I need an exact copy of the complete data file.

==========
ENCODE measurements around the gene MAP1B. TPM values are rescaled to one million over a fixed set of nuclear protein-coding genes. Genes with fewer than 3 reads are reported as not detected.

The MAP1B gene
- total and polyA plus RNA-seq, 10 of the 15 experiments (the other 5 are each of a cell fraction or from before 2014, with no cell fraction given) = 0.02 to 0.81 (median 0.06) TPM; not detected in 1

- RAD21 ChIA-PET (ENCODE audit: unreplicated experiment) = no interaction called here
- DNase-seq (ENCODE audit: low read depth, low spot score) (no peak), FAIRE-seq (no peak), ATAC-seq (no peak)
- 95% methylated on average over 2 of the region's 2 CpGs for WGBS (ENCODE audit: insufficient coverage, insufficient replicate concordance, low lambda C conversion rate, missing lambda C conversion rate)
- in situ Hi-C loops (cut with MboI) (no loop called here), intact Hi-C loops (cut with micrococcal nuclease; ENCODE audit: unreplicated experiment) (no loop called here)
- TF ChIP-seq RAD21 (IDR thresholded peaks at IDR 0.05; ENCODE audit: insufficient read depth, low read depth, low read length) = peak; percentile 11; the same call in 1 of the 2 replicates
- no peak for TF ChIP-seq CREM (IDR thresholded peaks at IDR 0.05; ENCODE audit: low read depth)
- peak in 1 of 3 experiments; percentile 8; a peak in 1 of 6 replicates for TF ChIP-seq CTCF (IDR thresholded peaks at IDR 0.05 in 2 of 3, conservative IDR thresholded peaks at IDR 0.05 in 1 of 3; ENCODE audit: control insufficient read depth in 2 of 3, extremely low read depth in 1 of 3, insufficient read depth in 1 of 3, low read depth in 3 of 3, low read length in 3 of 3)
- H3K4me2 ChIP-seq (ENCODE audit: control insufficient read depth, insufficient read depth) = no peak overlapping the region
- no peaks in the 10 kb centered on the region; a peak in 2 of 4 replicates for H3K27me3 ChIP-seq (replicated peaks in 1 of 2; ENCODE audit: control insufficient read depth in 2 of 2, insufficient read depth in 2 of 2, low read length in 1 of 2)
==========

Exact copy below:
ENCODE measurements around the gene MAP1B. TPM values are rescaled to one million over a fixed set of nuclear protein-coding genes. Genes with fewer than 3 reads are reported as not detected.

The MAP1B gene
- total and polyA plus RNA-seq, 10 of the 15 experiments (the other 5 are each of a cell fraction or from before 2014, with no cell fraction given) = 0.02 to 0.81 (median 0.06) TPM; not detected in 1

- RAD21 ChIA-PET (ENCODE audit: unreplicated experiment) = no interaction called here
- DNase-seq (ENCODE audit: low read depth, low spot score) (no peak), FAIRE-seq (no peak), ATAC-seq (no peak)
- 95% methylated on average over 2 of the region's 2 CpGs for WGBS (ENCODE audit: insufficient coverage, insufficient replicate concordance, low lambda C conversion rate, missing lambda C conversion rate)
- in situ Hi-C loops (cut with MboI) (no loop called here), intact Hi-C loops (cut with micrococcal nuclease; ENCODE audit: unreplicated experiment) (no loop called here)
- TF ChIP-seq RAD21 (IDR thresholded peaks at IDR 0.05; ENCODE audit: insufficient read depth, low read depth, low read length) = peak; percentile 11; the same call in 1 of the 2 replicates
- no peak for TF ChIP-seq CREM (IDR thresholded peaks at IDR 0.05; ENCODE audit: low read depth)
- peak in 1 of 3 experiments; percentile 8; a peak in 1 of 6 replicates for TF ChIP-seq CTCF (IDR thresholded peaks at IDR 0.05 in 2 of 3, conservative IDR thresholded peaks at IDR 0.05 in 1 of 3; ENCODE audit: control insufficient read depth in 2 of 3, extremely low read depth in 1 of 3, insufficient read depth in 1 of 3, low read depth in 3 of 3, low read length in 3 of 3)
- H3K4me2 ChIP-seq (ENCODE audit: control insufficient read depth, insufficient read depth) = no peak overlapping the region
- no peaks in the 10 kb centered on the region; a peak in 2 of 4 replicates for H3K27me3 ChIP-seq (replicated peaks in 1 of 2; ENCODE audit: control insufficient read depth in 2 of 2, insufficient read depth in 2 of 2, low read length in 1 of 2)